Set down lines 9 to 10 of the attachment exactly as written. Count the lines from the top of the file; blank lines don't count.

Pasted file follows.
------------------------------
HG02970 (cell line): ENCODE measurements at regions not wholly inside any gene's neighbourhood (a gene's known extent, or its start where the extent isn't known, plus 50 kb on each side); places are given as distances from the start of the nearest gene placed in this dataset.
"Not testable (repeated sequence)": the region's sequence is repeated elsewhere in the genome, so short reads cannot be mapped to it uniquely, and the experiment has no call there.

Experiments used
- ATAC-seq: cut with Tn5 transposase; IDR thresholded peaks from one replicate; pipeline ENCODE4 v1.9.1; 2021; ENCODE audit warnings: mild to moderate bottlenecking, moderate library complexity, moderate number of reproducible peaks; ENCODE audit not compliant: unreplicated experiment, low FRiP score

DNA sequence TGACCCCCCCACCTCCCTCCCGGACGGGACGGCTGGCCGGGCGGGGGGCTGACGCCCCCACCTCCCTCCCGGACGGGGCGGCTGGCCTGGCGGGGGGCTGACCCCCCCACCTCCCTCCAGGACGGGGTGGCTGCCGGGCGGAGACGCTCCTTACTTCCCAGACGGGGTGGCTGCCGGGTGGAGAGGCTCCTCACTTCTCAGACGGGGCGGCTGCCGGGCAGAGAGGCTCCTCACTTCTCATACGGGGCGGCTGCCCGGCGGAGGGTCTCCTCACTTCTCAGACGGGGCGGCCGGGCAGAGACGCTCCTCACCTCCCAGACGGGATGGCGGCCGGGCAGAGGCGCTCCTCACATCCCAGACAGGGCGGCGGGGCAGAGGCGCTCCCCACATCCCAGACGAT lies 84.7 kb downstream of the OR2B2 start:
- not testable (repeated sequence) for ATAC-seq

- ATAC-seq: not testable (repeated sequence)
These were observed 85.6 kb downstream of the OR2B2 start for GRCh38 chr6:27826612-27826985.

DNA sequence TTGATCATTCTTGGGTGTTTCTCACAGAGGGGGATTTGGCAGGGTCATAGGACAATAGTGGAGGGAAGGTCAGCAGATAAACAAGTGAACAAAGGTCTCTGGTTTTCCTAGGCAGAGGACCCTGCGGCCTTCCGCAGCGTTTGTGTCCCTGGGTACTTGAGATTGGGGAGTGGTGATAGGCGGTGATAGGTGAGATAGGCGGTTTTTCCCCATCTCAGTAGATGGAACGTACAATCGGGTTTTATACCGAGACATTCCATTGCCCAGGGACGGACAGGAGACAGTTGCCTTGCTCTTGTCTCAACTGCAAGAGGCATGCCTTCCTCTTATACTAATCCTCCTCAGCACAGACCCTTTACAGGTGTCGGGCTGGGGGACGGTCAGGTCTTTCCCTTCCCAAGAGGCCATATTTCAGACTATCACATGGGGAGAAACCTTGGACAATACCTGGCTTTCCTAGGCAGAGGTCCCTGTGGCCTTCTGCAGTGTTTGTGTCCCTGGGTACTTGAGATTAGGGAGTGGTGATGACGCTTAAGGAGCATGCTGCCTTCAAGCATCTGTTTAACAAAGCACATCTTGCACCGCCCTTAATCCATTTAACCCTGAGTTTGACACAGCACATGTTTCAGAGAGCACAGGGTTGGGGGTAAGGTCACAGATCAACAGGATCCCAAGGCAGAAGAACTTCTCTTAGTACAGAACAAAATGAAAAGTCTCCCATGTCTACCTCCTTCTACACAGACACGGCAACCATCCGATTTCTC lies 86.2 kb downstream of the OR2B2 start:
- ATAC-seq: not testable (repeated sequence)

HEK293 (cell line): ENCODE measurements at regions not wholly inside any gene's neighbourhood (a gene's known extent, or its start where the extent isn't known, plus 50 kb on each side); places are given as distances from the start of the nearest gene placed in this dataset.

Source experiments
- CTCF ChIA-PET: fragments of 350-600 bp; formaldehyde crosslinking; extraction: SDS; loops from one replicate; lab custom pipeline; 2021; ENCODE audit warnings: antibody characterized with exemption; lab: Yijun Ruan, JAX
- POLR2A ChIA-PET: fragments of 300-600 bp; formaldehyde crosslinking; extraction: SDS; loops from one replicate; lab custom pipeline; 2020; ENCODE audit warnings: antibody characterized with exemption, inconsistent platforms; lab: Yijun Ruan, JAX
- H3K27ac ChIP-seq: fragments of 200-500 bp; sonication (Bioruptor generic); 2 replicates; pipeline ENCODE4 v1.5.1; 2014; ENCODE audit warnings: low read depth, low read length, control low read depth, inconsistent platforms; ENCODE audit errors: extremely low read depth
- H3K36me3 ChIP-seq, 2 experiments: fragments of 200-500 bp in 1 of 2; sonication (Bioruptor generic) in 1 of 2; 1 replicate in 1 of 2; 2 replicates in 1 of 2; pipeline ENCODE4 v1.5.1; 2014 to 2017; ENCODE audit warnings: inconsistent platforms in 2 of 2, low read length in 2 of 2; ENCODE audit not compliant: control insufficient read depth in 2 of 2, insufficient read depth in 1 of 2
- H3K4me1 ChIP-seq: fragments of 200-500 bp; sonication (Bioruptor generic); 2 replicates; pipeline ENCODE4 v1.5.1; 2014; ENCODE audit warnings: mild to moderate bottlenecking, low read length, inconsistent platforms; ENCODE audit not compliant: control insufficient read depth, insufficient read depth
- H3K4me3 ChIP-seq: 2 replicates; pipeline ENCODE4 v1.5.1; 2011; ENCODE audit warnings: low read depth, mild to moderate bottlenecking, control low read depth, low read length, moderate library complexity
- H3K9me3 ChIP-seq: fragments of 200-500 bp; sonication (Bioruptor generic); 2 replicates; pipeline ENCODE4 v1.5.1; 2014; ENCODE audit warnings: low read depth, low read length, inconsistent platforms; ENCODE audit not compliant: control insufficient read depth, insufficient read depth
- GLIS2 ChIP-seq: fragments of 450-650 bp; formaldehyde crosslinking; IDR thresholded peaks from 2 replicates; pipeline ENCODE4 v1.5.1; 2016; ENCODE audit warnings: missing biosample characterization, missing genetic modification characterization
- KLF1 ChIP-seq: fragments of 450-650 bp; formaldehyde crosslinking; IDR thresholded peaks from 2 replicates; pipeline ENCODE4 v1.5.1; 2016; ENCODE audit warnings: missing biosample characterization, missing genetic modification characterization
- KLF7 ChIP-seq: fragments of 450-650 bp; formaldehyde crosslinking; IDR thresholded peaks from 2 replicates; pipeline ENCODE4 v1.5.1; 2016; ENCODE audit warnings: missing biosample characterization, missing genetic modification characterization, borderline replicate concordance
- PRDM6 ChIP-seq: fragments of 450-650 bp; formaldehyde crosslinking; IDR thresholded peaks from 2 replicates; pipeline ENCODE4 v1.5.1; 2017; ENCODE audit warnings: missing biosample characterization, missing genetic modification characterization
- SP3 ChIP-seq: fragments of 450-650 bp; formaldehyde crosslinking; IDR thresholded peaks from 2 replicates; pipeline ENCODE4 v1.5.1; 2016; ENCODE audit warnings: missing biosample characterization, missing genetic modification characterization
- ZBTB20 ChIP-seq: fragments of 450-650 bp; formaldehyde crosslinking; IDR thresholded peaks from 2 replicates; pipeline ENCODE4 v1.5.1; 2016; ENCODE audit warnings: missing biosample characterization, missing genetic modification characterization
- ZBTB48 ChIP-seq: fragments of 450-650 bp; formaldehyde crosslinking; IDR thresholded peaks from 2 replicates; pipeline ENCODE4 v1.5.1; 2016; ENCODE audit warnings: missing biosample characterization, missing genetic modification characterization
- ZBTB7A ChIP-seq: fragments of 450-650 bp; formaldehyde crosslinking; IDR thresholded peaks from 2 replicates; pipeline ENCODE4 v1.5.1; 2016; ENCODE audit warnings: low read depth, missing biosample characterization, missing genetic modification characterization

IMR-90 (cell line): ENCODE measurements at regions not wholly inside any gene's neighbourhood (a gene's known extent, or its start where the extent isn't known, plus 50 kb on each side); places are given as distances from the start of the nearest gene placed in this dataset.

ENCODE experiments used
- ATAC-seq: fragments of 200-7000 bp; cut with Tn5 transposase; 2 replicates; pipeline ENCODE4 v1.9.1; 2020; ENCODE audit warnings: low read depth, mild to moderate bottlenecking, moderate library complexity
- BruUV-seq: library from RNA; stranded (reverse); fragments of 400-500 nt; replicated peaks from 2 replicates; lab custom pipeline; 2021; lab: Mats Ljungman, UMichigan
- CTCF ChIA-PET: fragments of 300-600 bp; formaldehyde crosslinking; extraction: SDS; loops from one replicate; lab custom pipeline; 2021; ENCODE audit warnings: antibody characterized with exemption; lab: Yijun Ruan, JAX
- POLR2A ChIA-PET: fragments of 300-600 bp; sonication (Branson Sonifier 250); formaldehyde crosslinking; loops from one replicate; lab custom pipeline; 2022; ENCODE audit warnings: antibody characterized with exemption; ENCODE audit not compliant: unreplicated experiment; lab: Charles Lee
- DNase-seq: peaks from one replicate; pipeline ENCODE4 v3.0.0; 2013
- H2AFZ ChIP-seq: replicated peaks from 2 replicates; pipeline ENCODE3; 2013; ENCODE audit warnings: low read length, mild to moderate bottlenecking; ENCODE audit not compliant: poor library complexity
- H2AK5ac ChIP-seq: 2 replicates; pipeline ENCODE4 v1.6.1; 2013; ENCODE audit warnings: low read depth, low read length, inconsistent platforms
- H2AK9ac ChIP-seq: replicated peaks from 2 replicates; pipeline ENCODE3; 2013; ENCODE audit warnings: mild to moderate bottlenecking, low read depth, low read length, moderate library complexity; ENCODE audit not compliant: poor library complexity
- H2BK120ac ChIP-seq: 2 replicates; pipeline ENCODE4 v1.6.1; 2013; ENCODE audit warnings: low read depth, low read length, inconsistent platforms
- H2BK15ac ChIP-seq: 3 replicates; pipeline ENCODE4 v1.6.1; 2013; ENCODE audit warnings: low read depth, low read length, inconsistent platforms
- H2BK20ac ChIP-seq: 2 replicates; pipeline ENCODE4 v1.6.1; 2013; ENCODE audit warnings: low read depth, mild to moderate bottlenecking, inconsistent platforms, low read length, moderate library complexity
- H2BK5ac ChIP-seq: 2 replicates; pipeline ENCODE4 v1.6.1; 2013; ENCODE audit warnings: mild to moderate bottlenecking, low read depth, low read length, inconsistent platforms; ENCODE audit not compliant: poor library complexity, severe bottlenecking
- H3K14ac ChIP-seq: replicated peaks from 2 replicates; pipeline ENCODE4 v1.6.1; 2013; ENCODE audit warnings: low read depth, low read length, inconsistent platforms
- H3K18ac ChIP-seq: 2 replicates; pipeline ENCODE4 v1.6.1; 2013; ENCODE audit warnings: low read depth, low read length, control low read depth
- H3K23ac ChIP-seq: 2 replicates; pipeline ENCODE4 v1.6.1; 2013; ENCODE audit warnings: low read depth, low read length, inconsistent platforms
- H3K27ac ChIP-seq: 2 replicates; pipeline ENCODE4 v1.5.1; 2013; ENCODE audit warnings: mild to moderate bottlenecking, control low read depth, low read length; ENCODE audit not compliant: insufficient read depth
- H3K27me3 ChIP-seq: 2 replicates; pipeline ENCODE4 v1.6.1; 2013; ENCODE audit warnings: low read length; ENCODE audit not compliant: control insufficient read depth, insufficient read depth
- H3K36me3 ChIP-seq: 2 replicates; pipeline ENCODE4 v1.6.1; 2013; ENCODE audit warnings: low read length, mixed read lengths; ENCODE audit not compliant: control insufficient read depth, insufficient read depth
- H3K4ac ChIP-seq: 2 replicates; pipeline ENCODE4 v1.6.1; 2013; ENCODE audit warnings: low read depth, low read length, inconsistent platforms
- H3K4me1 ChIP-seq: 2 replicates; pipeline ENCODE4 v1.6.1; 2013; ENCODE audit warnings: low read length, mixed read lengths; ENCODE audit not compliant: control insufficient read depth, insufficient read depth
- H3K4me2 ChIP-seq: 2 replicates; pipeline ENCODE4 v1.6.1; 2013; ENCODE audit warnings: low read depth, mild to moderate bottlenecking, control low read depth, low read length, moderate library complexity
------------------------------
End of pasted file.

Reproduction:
DNA sequence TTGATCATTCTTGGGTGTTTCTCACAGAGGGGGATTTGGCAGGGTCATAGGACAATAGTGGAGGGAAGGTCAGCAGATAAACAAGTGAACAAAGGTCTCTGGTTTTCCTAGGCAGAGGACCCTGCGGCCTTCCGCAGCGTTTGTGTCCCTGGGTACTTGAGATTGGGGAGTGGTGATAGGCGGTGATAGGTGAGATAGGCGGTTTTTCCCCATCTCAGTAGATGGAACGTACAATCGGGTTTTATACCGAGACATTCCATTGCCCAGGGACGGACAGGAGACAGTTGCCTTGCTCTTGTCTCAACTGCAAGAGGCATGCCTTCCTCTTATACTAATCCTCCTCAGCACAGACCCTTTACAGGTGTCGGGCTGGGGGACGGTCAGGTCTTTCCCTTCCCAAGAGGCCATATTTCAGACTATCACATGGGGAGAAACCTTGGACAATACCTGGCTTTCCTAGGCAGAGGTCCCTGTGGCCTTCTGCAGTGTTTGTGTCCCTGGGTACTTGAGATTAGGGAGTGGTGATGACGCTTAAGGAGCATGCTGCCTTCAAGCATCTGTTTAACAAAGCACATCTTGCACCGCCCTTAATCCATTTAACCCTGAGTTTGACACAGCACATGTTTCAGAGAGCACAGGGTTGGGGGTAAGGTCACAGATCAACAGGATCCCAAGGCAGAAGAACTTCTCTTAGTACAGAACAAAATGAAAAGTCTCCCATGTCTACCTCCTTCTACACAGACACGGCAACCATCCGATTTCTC lies 86.2 kb downstream of the OR2B2 start:
- ATAC-seq: not testable (repeated sequence)